On Sun, 16 Dec 2001, Harvey Newstrom wrote:
> it may not be possible to duplicate every single atom in the environment.
> Random motion, carbon-14 decay, external radiation and the like will make
> the environments subtly different. If both copies flip a coin, I doubt they
> will always get the same result in all cases. Not only are these conditions
> rare and contrived, they are unstable to the point of unmaintainability.
Harvey, for any reasonably accurate copying to occur you will probably need
to map the brain to the synapse level (a few micron), perhaps to the protein
level (10-40 nm). I think when its all said and done we will find that
we will be able to abstract the thoughts up to a higher (multi-neuron)
level. At those levels the things you mention are going to be pretty
irrelevant. I think for your argument to have merit you have to make
the case that chaotic events at the molecular level influence how we
think. I really doubt that is the case.
Think about the force required to sustain a severe concussion or
cause brain damage (e.g. Muhammed Ali) -- the hardware is pretty
robust. Now there may be some critical paths that you can't
abstract up very much -- auditory and optical neuron functions
come to mind -- but you can replace those with hardwired devices
of a completely different nature and the individual will adapt.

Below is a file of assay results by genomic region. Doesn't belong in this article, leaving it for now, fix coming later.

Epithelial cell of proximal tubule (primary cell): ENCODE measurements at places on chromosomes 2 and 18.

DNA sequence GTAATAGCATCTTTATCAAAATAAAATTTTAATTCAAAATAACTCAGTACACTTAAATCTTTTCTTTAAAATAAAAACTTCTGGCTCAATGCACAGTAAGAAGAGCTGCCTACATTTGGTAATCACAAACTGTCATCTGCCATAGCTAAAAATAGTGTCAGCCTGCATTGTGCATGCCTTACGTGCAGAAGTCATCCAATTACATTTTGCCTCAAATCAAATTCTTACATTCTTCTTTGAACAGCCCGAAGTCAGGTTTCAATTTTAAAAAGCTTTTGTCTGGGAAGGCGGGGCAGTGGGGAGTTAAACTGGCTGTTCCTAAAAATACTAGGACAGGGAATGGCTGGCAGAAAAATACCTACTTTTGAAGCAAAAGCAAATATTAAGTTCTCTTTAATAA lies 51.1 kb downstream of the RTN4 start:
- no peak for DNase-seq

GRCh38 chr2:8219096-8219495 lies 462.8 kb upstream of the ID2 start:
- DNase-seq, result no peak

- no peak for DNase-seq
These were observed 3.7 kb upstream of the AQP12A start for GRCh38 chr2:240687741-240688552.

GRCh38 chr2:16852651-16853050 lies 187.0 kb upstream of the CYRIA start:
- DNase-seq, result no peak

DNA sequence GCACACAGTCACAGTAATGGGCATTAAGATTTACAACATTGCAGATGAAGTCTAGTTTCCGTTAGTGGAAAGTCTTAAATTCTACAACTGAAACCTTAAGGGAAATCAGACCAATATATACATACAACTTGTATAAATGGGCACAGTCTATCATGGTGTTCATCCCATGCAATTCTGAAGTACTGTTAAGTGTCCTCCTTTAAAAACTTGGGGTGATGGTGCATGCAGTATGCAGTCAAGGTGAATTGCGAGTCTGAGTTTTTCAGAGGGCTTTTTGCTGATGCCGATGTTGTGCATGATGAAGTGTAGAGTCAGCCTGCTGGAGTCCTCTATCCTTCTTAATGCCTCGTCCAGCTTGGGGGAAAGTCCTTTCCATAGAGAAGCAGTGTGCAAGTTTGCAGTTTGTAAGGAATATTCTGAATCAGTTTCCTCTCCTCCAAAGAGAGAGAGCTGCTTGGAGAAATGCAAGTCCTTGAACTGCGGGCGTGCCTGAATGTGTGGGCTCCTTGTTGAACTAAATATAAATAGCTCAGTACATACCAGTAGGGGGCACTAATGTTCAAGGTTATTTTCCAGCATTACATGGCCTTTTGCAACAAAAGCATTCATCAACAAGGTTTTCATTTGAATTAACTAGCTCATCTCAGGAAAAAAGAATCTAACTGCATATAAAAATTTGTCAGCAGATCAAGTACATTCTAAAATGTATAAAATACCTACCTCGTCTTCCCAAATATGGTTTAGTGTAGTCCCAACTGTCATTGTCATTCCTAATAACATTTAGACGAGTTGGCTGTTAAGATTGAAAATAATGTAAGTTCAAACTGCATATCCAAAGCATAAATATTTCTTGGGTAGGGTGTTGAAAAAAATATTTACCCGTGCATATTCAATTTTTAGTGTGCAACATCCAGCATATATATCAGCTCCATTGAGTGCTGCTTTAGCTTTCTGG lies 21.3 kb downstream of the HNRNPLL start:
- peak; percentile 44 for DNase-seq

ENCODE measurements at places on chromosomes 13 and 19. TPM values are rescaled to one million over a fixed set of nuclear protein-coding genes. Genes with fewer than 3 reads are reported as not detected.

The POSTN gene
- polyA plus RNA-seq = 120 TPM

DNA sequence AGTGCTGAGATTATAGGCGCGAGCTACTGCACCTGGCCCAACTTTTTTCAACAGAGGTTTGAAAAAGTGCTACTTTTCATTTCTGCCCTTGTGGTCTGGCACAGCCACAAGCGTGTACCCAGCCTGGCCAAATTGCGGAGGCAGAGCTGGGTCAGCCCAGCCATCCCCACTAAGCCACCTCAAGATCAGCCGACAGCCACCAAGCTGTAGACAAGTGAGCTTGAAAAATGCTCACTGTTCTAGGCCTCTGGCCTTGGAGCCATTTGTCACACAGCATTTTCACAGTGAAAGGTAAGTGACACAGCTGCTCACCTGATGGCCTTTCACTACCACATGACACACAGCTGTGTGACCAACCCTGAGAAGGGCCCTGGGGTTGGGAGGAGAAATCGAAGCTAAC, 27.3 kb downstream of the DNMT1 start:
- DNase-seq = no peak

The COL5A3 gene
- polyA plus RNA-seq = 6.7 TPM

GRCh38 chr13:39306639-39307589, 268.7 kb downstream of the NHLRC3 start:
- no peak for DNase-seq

We are already doing this with various types of hardware implants.
I think some of the examples I've seen are pretty contrived and
a huge amount of energy is being spent on definitions and thought
experiments rather than exploring what may be some of the more likely
scenarios. Here are 3 paths I can see.
a) Outloading -- a gradual offloading of mental function onto
external hardware, followed by up-evolving such that our current
brain, mind and identity concepts have very little significance.
b) Inloading -- a gradual replacement of neuron function with
designs that are much more efficient, have built-in I/O port
features that allow high bandwidth data sharing with equivalent
copies. These utilize architectures like the Space Shuttle computers
(majority logic among the different instantiations). So your
extended mind "collectively" creates your identity.
c) Recreation -- using the fine-grained information about the
brain structure to recreate the original identity on
different hardware (or within a VR).
This archive was generated by hypermail 2b30 : Sat May 11 2002 - 17:44:27 MDT